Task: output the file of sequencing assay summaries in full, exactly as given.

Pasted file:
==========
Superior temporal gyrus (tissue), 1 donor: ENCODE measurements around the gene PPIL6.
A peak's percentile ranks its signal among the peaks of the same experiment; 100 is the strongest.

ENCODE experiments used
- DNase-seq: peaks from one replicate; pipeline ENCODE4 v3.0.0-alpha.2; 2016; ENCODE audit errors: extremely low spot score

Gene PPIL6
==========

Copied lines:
Superior temporal gyrus (tissue), 1 donor: ENCODE measurements around the gene PPIL6.
A peak's percentile ranks its signal among the peaks of the same experiment; 100 is the strongest.

ENCODE experiments used
- DNase-seq: peaks from one replicate; pipeline ENCODE4 v3.0.0-alpha.2; 2016; ENCODE audit errors: extremely low spot score

Gene PPIL6